With a normal speaker system, this would be less than ideal (he said, in obvious contention for Understatement of the Century). Crossing over at such a high frequency would normally lead to a serious disconnect between sub and satellites, not to mention a significant degree of subwoofer localization. However, with the 3.1 HSB, the “subwoofer” is right there, built into the speakers. As such I was able to get a good blend between then even with crossover frequency set so high.
Click over to Page Two for Performance, The Downside, Comparison & Competition, and Conclusion…
Nothing during the setup process really prepared me for how the 3.1 HSB would sound when all was said and done, though. Apparently my internal thesaurus was stuck in alliterative mode that day because the notes from my first listening sessions are peppered with words like “rich,” “robust,” and “remarkable.” And mind you, a good bit of that was probably based on lowered expectations, but the 3.1 HSB’s performance isn’t merely “good for a speaker base.” It’s actually quite good in a number of respects. Full stop.
I’ve been re-watching the first season of Daredevil (ABC Studios) recently, mostly because Netflix and Marvel haven’t gotten around to making a third season yet and I needed my fix. Honestly, I could have written this entire review based on the first three minutes of the second episode, “Cut Man,” as they reveal all of the 3.1 HSB’s strengths (and its few significant weaknesses). Opening shot: rain-spattered asphalt. Every little drip that strikes the blacktop springs forth from the 3.1 HSB with sparkling detail. To the left: a fluorescent light with a busted ballast. It flickers in and out, not just off the edge of the screen but also off the edge of the speaker base itself. The sound crackles out from a spot where the speaker simply isn’t. A young man peers into a dumpster, a look of shock on his face, and for no good reason other than to build suspense, there’s a droning boom. The sort that telegraphs to the viewer that Something Bad Is Happening. If you’re focused on the 3.1 HSB and not the scene itself, you almost expect its little 6.5-inch driver (or maybe the cabinet itself) to get shredded. It doesn’t. There’s a palpable weight in the air. A weight pouring forth from this slim little speaker cabinet. Your brain just can’t even.
Opening credits: you’ve heard the theme song a least a couple dozen times by this point, so you notice that the keyboards and sampled strings sound a little midrangey, a little lacking in presence, but certainly not bad at all. Far more striking than that, though, is the solidity with which the heartbeat of the percussion thump-thumps into the room with wonderful punch and solidity.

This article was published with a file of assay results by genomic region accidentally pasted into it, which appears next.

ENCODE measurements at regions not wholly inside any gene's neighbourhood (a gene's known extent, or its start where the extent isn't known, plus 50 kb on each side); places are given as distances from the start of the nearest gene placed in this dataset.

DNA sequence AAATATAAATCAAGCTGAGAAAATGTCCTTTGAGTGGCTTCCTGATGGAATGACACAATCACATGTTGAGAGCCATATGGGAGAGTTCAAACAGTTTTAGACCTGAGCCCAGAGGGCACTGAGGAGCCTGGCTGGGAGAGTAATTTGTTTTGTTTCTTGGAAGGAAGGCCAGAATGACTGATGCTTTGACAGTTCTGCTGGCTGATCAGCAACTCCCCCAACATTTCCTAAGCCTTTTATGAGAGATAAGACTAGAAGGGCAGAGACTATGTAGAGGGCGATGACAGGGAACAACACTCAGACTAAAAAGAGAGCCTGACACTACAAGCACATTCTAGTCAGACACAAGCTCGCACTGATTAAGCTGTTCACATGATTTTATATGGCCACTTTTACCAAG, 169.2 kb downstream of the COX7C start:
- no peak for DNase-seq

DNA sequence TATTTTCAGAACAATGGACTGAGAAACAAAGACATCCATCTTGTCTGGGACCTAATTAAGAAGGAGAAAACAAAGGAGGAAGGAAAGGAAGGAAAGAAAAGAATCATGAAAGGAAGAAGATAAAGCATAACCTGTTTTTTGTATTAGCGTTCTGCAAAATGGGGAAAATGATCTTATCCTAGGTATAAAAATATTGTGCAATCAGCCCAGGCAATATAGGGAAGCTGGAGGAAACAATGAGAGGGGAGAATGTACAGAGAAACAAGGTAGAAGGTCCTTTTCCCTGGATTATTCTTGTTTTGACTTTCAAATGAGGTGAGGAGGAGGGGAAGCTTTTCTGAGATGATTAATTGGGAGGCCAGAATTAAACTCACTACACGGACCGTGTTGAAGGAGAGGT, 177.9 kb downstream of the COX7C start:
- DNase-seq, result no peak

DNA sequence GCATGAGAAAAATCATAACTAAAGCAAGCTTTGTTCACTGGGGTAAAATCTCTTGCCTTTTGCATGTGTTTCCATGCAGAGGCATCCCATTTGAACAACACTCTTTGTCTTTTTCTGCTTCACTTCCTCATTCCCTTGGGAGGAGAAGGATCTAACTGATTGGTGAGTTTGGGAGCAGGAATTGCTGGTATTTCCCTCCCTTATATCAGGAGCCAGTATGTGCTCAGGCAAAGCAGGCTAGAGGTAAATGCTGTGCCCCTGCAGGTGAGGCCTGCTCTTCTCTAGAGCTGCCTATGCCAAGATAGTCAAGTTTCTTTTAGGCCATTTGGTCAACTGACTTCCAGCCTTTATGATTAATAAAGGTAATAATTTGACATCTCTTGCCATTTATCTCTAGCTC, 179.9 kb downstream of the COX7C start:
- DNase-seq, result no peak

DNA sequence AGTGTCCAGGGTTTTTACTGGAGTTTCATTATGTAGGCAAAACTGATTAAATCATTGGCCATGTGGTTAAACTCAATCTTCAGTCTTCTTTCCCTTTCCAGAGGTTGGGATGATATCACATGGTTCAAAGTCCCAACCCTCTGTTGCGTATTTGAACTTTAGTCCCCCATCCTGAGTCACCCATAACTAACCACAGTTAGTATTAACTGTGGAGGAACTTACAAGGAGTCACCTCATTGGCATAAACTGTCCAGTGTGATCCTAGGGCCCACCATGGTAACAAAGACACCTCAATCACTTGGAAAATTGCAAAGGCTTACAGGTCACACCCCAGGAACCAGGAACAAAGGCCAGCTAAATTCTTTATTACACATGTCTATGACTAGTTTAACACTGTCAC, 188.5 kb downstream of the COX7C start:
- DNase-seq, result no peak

As the episode progresses (and actual human beings say actual human things), it does become apparent that the midrange-forward sound and reduced presence evidenced in the opening credits does translate into somewhat reduced dialogue clarity, compared with a dedicated center channel speaker with as much internal volume as this entire 3.1-channel system. That’s mostly the result of a pretty significant dip in output between roughly 2 kHz [http://onlinetonegenerator.com/?freq=2000] and 6 kHz [http://onlinetonegenerator.com/?freq=6000], which is the 3.1 HSB’s only real tonal flaw, once bass management (and a bit of EQ to the deep bass) is applied.
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That sonic coloration did make its presence (or, ironically, its lack of presence) more fully known with the first few musical tracks I threw at the 3.1 HSB. “Zomby Woof” by Frank Zappa & the Mothers of Invention, from the most recent CD release of their 1973 album Over-Nite Sensation (Zappa Records), definitely rang through the speaker system with the same midrange-forward sound, which didn’t throw off the balance of the dense instrumentation, but did have a significant impact on the grit of the guitars and the balance of the chorus vocals that kick in around a minute and twenty seconds into the track. Through the 3.1 HSB, Tina Turner & the Ikettes (yeah, it’s totally them) simply get drowned out by the percussion, bass, and lead guitar.
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But wow, the width of that soundstage! If it’s enough to make me use an exclamation mark in a proper review, you know it’s startling. Simply put, every element of the mix, from the guitars to the synth to the trombone, stretch way beyond the confines of the 3.1 HSB’s cabinet. I currently have three different surround sound speaker systems hooked up in this room for various projects, and my brain just wouldn’t let me believe that music wasn’t cranking out of the ELAC F5 towers about a foot and a half to the left and right of Atlantic Technology’s little speaker base. So I took them out of the room, along with the KEF Q100 bookshelf speakers sitting right next to the speaker base. Even without the visual distraction, my ears were still dead set on believing that the sound hitting them was coming from a pair of speakers at least five feet apart.
So, inspired by the 3.1 HSB’s stunning width but still a little let down by its muted mid-treble frequencies, I did a bad thing. I decided to run Anthem Room Correction 2 again and set a Max EQ frequency of 5,000 Hz.